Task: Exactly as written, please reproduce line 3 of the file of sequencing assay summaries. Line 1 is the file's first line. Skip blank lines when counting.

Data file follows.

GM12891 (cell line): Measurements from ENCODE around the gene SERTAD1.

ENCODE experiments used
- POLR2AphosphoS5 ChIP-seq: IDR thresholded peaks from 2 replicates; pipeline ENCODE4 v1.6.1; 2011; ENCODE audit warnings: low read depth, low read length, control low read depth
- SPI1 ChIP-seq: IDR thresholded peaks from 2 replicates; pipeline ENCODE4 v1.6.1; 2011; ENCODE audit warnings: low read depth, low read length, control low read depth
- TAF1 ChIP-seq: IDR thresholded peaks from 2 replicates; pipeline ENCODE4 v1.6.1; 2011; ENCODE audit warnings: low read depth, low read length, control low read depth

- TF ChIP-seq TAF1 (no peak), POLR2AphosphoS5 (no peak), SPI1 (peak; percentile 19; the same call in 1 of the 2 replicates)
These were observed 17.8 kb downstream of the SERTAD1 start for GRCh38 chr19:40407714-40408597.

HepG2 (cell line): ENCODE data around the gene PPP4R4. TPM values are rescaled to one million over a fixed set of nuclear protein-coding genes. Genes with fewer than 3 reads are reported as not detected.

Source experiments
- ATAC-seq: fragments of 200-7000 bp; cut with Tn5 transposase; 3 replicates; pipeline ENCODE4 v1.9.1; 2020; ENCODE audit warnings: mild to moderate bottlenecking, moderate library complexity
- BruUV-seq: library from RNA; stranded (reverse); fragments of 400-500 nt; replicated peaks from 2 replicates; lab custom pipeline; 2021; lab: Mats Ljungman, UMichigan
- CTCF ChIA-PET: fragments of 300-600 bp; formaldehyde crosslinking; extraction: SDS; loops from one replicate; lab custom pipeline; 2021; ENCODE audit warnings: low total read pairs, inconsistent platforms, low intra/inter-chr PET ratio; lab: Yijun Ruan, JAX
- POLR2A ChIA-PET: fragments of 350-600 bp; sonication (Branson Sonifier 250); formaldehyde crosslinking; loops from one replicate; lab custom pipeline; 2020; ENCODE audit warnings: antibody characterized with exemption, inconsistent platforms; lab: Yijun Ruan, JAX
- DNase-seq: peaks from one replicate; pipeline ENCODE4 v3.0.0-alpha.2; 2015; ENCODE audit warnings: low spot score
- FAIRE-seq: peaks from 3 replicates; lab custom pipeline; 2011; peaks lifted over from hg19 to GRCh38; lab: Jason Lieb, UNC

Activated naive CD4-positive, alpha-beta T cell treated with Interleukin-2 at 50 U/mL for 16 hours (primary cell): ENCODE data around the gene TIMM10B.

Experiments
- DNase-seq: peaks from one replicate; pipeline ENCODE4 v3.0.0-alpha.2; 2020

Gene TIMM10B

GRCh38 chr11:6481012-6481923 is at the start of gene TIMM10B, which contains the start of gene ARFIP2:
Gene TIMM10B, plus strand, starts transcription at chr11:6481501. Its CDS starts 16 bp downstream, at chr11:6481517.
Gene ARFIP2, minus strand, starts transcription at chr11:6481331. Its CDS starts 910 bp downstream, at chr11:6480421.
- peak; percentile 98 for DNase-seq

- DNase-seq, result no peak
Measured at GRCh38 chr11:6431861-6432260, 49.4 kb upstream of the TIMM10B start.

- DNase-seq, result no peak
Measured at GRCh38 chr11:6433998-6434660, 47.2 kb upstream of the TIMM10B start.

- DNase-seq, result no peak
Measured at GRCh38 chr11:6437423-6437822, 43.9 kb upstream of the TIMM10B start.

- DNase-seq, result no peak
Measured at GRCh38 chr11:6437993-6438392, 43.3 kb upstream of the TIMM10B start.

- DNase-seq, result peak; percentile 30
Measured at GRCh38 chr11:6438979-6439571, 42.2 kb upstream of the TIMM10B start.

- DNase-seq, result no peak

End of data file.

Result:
- POLR2AphosphoS5 ChIP-seq: IDR thresholded peaks from 2 replicates; pipeline ENCODE4 v1.6.1; 2011; ENCODE audit warnings: low read depth, low read length, control low read depth